Justin Martyr (Flavius Justinus), the earliest of the church fathers after the apostolic age, born at Flavia Neapolis (the modern Na-blus), in Samaria, about 105, died in Rome about 165. His parents were Greeks who had joined the colony sent by Vespasian to the desolated city of Shechem, which was now called after him Flavia. He appears to have been educated in the schools of Asia Minor, Greece, and Egypt, and to have, studied first under a Stoic, whose teaching on the nature of God left him unsatisfied. He then attached himself to a Peripatetic, who disgusted him by his greed for money; and, unwilling to undergo the mathematical course exacted by the Pythagoreans, he finally embraced the Platonic philosophy. The objections raised by an aged Christian against its doctrines led him to study the Old Testament writings, and the heroism of the Christian confessors and martyrs induced him to profess Christianity (about 132). He appears to have continued to wear his philosopher's mantle after his conversion. About 145 he composed a polemical work against heretics, particularly against Marcion. During the persecution of Antoninus Pius he addressed a first plea for the Christian cause to that emperor and the Roman people. About 150 he met, probably at Ephe-sus, but according to some at Corinth, with a learned Jew named Tryphon, who was attracted by Justin's philosophical garb, and had a discussion with him on the divinity of the Christian religion, which was soon afterward published. The persecution of the Christians being renewed under Marcus Aurelius, Justin addressed to that emperor a second and supplementary plea. At this time his usual residence appears to have been at Rome; and his zeal in unmasking the hypocrisy of one Crescentius, a prominent persecutor of the Christians, is thought by Eusebius to have been the occasion of his imprisonment and death. Besides the two "Apologies" and the "Dialogue with Tryphon," the authenticity of which is generally acknowledged, three other works have been attributed to him, an "Address to the Greeks," an "Admonition to the Greeks," and a "Letter to Diognetus" on the characteristics of the Christian worship compared with paganism and with Judaism. His feast is celebrated by both the Latin and Greek churches.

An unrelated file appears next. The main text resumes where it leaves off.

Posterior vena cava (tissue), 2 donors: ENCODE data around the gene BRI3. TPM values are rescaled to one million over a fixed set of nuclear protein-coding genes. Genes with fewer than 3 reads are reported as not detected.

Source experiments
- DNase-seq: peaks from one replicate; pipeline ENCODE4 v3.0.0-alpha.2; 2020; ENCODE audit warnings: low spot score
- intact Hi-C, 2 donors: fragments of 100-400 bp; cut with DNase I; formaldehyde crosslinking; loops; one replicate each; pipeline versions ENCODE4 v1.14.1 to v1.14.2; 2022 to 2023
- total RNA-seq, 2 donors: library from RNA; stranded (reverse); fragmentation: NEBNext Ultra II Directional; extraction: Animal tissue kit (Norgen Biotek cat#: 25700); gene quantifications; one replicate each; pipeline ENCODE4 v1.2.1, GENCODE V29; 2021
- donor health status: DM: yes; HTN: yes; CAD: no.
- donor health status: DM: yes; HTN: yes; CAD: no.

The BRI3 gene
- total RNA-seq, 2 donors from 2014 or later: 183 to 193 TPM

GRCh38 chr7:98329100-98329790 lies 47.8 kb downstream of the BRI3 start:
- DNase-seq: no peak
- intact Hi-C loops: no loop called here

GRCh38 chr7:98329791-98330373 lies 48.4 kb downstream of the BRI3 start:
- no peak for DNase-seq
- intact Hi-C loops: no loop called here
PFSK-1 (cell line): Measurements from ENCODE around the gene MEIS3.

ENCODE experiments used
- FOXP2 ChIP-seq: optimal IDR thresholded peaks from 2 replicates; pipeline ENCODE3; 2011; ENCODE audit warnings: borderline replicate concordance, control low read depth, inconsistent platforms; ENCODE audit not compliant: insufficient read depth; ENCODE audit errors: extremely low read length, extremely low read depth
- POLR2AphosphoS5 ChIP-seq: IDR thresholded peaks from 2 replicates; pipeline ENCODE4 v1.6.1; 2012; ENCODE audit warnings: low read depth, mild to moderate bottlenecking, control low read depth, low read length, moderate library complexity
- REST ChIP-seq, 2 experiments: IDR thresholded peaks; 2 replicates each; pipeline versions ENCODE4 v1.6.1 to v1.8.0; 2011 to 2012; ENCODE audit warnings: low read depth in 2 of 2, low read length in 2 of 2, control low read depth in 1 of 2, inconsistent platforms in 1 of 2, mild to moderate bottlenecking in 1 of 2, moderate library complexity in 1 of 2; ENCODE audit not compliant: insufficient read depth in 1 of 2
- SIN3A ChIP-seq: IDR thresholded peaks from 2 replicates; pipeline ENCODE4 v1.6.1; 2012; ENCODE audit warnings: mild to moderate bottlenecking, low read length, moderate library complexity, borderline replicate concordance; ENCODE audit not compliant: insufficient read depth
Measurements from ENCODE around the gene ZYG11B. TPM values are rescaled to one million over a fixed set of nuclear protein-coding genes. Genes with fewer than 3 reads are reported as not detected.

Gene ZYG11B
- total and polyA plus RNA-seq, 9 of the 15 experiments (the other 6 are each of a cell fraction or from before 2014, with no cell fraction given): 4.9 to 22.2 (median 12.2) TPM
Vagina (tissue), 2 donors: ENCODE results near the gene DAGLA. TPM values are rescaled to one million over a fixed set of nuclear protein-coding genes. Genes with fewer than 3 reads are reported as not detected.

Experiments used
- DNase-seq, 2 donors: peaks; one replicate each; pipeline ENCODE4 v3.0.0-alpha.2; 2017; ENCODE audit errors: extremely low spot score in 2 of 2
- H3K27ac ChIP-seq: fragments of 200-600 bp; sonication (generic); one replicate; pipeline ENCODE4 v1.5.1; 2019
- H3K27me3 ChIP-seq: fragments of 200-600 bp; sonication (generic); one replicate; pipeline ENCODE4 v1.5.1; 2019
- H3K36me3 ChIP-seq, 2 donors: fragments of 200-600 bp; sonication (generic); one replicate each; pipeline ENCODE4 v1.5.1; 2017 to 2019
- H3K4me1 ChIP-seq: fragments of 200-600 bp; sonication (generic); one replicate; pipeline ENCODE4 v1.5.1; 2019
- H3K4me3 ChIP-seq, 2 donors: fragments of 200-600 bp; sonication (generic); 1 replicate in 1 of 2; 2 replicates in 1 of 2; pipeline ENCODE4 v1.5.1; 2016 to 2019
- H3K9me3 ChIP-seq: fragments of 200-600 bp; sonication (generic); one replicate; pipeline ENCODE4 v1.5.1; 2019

The principal editions of his works are those of Robert Stephens (Paris, 1551, completed by Henry Stephens, 1592 and 1595); Friedrich Sylburg, with a Latin translation (Basel, 1565); and Prudent Maran (Paris, 1742). The best modern collection of all his works, with the acts of his martyrdom, is found in the first five volumes of Otto's Corpus Apologetarum Christianorum Sceculi Secundi (Jena, 1842; 2d ed., 1847-'50). His apologies were translated into English by William Reeves ("The Apologies of the Christian Fathers," London, 1709), and they are also included in a collection of translations published at Cambridge (2d ed., 1851); his "Dialogue with Trypho " by Henry Brown (London, 1755; new ed., Cambridge, 1846). - See Justin der Martyrer, by Karl Semisch (2 vols., Breslau, 1840-'42; translated into English by J. E. Ryland, Edinburgh, 1843); "Some Account of the Life and Writings of Justin Martyr," by Bishop Kaye (London, 1836); and St. Justin, phi-losophe et martyr, by L. Aube (Paris, 1861).